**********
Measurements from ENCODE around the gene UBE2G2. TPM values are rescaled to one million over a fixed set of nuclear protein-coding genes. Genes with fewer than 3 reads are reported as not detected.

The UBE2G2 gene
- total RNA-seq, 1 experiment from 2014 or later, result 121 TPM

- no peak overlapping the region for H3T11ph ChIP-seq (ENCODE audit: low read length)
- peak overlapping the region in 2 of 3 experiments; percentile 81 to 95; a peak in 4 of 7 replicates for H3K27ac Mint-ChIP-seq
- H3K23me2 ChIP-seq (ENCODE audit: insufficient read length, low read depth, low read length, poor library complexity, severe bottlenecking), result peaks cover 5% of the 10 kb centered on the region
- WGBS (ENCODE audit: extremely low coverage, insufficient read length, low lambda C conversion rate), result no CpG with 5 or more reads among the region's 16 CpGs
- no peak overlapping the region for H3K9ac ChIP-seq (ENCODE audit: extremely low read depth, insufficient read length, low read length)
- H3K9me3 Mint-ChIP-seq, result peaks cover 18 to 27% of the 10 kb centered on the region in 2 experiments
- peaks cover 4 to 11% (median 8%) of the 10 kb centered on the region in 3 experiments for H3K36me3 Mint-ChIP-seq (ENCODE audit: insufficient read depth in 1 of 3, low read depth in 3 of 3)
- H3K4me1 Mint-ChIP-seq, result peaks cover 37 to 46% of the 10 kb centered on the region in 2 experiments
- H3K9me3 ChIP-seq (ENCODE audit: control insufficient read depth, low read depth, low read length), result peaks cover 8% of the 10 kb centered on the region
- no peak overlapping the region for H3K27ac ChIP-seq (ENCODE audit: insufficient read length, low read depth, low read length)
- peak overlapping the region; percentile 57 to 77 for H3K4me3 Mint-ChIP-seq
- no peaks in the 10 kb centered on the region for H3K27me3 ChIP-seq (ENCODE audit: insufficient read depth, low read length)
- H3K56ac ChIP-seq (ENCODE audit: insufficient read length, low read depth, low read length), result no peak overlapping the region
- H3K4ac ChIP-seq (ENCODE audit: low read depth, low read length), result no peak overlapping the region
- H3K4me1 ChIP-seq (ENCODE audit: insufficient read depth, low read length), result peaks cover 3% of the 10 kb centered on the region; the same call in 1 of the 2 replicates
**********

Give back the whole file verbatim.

Measurements from ENCODE around the gene UBE2G2. TPM values are rescaled to one million over a fixed set of nuclear protein-coding genes. Genes with fewer than 3 reads are reported as not detected.

The UBE2G2 gene
- total RNA-seq, 1 experiment from 2014 or later, result 121 TPM

- no peak overlapping the region for H3T11ph ChIP-seq (ENCODE audit: low read length)
- peak overlapping the region in 2 of 3 experiments; percentile 81 to 95; a peak in 4 of 7 replicates for H3K27ac Mint-ChIP-seq
- H3K23me2 ChIP-seq (ENCODE audit: insufficient read length, low read depth, low read length, poor library complexity, severe bottlenecking), result peaks cover 5% of the 10 kb centered on the region
- WGBS (ENCODE audit: extremely low coverage, insufficient read length, low lambda C conversion rate), result no CpG with 5 or more reads among the region's 16 CpGs
- no peak overlapping the region for H3K9ac ChIP-seq (ENCODE audit: extremely low read depth, insufficient read length, low read length)
- H3K9me3 Mint-ChIP-seq, result peaks cover 18 to 27% of the 10 kb centered on the region in 2 experiments
- peaks cover 4 to 11% (median 8%) of the 10 kb centered on the region in 3 experiments for H3K36me3 Mint-ChIP-seq (ENCODE audit: insufficient read depth in 1 of 3, low read depth in 3 of 3)
- H3K4me1 Mint-ChIP-seq, result peaks cover 37 to 46% of the 10 kb centered on the region in 2 experiments
- H3K9me3 ChIP-seq (ENCODE audit: control insufficient read depth, low read depth, low read length), result peaks cover 8% of the 10 kb centered on the region
- no peak overlapping the region for H3K27ac ChIP-seq (ENCODE audit: insufficient read length, low read depth, low read length)
- peak overlapping the region; percentile 57 to 77 for H3K4me3 Mint-ChIP-seq
- no peaks in the 10 kb centered on the region for H3K27me3 ChIP-seq (ENCODE audit: insufficient read depth, low read length)
- H3K56ac ChIP-seq (ENCODE audit: insufficient read length, low read depth, low read length), result no peak overlapping the region
- H3K4ac ChIP-seq (ENCODE audit: low read depth, low read length), result no peak overlapping the region
- H3K4me1 ChIP-seq (ENCODE audit: insufficient read depth, low read length), result peaks cover 3% of the 10 kb centered on the region; the same call in 1 of the 2 replicates